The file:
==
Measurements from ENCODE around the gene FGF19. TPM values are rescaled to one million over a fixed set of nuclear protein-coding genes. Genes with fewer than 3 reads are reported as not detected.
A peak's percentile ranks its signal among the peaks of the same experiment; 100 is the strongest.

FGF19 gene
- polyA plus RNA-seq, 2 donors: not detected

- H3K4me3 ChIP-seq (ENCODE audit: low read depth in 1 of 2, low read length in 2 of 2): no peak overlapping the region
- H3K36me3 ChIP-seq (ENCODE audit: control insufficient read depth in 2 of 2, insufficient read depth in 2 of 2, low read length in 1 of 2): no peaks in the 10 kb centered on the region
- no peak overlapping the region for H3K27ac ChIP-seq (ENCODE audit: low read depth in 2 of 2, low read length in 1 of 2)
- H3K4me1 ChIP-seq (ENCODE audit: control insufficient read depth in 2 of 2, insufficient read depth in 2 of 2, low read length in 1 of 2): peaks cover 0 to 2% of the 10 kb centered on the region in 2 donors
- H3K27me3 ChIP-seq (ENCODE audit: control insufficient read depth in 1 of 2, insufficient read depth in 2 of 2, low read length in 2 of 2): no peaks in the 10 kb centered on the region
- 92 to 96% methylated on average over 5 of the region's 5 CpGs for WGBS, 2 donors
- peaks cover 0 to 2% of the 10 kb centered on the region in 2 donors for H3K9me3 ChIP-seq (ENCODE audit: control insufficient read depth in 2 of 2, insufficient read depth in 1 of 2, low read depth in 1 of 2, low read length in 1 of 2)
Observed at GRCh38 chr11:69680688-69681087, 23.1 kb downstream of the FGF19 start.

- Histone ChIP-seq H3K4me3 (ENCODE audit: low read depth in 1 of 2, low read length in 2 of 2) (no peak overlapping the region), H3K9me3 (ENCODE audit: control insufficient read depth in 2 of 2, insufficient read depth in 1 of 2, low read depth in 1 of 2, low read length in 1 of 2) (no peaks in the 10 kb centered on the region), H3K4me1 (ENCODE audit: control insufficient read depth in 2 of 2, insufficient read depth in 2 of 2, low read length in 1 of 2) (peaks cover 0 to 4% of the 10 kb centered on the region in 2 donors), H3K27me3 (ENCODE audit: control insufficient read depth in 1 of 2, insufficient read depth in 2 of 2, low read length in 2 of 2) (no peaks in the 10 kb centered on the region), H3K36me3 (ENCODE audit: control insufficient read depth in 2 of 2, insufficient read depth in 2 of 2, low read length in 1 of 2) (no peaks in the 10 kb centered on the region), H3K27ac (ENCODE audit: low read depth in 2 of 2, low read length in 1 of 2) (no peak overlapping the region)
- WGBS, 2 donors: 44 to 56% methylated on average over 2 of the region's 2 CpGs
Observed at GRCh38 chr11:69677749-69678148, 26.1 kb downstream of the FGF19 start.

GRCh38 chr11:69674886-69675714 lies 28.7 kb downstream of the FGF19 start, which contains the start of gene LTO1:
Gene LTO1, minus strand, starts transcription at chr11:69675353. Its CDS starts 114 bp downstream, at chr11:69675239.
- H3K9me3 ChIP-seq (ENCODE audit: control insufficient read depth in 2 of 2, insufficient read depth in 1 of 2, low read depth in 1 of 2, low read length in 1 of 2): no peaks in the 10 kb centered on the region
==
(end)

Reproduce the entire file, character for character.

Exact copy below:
Measurements from ENCODE around the gene FGF19. TPM values are rescaled to one million over a fixed set of nuclear protein-coding genes. Genes with fewer than 3 reads are reported as not detected.
A peak's percentile ranks its signal among the peaks of the same experiment; 100 is the strongest.

FGF19 gene
- polyA plus RNA-seq, 2 donors: not detected

- H3K4me3 ChIP-seq (ENCODE audit: low read depth in 1 of 2, low read length in 2 of 2): no peak overlapping the region
- H3K36me3 ChIP-seq (ENCODE audit: control insufficient read depth in 2 of 2, insufficient read depth in 2 of 2, low read length in 1 of 2): no peaks in the 10 kb centered on the region
- no peak overlapping the region for H3K27ac ChIP-seq (ENCODE audit: low read depth in 2 of 2, low read length in 1 of 2)
- H3K4me1 ChIP-seq (ENCODE audit: control insufficient read depth in 2 of 2, insufficient read depth in 2 of 2, low read length in 1 of 2): peaks cover 0 to 2% of the 10 kb centered on the region in 2 donors
- H3K27me3 ChIP-seq (ENCODE audit: control insufficient read depth in 1 of 2, insufficient read depth in 2 of 2, low read length in 2 of 2): no peaks in the 10 kb centered on the region
- 92 to 96% methylated on average over 5 of the region's 5 CpGs for WGBS, 2 donors
- peaks cover 0 to 2% of the 10 kb centered on the region in 2 donors for H3K9me3 ChIP-seq (ENCODE audit: control insufficient read depth in 2 of 2, insufficient read depth in 1 of 2, low read depth in 1 of 2, low read length in 1 of 2)
Observed at GRCh38 chr11:69680688-69681087, 23.1 kb downstream of the FGF19 start.

- Histone ChIP-seq H3K4me3 (ENCODE audit: low read depth in 1 of 2, low read length in 2 of 2) (no peak overlapping the region), H3K9me3 (ENCODE audit: control insufficient read depth in 2 of 2, insufficient read depth in 1 of 2, low read depth in 1 of 2, low read length in 1 of 2) (no peaks in the 10 kb centered on the region), H3K4me1 (ENCODE audit: control insufficient read depth in 2 of 2, insufficient read depth in 2 of 2, low read length in 1 of 2) (peaks cover 0 to 4% of the 10 kb centered on the region in 2 donors), H3K27me3 (ENCODE audit: control insufficient read depth in 1 of 2, insufficient read depth in 2 of 2, low read length in 2 of 2) (no peaks in the 10 kb centered on the region), H3K36me3 (ENCODE audit: control insufficient read depth in 2 of 2, insufficient read depth in 2 of 2, low read length in 1 of 2) (no peaks in the 10 kb centered on the region), H3K27ac (ENCODE audit: low read depth in 2 of 2, low read length in 1 of 2) (no peak overlapping the region)
- WGBS, 2 donors: 44 to 56% methylated on average over 2 of the region's 2 CpGs
Observed at GRCh38 chr11:69677749-69678148, 26.1 kb downstream of the FGF19 start.

GRCh38 chr11:69674886-69675714 lies 28.7 kb downstream of the FGF19 start, which contains the start of gene LTO1:
Gene LTO1, minus strand, starts transcription at chr11:69675353. Its CDS starts 114 bp downstream, at chr11:69675239.
- H3K9me3 ChIP-seq (ENCODE audit: control insufficient read depth in 2 of 2, insufficient read depth in 1 of 2, low read depth in 1 of 2, low read length in 1 of 2): no peaks in the 10 kb centered on the region